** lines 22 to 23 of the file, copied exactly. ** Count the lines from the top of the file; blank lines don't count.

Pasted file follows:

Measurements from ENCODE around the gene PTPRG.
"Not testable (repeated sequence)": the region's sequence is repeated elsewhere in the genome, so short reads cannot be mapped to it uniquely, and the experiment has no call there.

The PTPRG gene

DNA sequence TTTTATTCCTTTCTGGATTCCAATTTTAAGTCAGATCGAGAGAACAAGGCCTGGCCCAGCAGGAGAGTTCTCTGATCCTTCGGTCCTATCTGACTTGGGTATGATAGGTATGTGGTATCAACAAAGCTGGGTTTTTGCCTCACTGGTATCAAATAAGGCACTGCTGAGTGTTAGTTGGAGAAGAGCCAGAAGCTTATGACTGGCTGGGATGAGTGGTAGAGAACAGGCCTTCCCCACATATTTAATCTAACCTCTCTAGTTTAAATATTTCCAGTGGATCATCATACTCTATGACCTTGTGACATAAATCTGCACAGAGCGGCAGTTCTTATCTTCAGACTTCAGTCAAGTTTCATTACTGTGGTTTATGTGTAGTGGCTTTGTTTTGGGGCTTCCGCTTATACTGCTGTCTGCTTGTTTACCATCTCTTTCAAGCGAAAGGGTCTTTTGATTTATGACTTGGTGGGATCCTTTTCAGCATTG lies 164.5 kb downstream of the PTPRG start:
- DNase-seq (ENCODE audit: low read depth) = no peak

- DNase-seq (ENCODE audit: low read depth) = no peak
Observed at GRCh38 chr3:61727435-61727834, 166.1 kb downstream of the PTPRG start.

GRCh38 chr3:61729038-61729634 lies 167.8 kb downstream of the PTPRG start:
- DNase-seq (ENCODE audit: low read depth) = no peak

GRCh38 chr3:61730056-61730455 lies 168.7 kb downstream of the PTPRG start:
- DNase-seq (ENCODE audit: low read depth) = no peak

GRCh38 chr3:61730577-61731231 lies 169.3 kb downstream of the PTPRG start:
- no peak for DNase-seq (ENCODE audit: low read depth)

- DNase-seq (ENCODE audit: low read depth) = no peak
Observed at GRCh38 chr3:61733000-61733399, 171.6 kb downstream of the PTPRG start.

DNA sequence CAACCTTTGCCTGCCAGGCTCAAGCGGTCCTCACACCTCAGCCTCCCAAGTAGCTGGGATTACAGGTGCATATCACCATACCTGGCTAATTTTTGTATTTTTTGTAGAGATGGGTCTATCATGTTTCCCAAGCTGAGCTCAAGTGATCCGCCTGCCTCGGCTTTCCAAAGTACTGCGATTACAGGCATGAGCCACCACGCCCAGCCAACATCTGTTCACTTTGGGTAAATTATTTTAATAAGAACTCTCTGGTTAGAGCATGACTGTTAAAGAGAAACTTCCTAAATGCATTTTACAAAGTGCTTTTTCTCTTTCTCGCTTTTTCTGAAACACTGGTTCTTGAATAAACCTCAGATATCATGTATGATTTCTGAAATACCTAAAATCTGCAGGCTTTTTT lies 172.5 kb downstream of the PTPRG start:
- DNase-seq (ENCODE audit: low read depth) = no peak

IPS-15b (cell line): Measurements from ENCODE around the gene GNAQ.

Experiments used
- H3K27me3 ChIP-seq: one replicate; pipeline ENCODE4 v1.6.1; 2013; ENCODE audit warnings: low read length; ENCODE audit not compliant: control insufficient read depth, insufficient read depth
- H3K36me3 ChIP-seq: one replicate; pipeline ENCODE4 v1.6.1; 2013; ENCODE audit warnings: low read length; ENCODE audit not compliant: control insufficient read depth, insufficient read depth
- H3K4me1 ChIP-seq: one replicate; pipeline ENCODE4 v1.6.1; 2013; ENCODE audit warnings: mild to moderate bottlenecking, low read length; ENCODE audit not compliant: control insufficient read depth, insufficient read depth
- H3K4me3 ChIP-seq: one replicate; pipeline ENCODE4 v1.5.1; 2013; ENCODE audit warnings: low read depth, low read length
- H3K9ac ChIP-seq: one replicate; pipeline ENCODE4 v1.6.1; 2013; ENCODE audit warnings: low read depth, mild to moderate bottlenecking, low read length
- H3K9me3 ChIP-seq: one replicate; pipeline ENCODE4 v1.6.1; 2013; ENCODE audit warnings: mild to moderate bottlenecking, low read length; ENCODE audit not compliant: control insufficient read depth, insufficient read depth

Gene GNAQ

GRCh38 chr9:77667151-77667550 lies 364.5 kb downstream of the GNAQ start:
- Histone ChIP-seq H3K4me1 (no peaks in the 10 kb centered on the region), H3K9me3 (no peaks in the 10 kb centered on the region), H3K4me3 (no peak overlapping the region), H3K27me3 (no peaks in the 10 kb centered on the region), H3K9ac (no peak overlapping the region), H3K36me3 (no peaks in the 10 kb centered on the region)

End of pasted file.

- H3K4me1 ChIP-seq: one replicate; pipeline ENCODE4 v1.6.1; 2013; ENCODE audit warnings: mild to moderate bottlenecking, low read length; ENCODE audit not compliant: control insufficient read depth, insufficient read depth
- H3K4me3 ChIP-seq: one replicate; pipeline ENCODE4 v1.5.1; 2013; ENCODE audit warnings: low read depth, low read length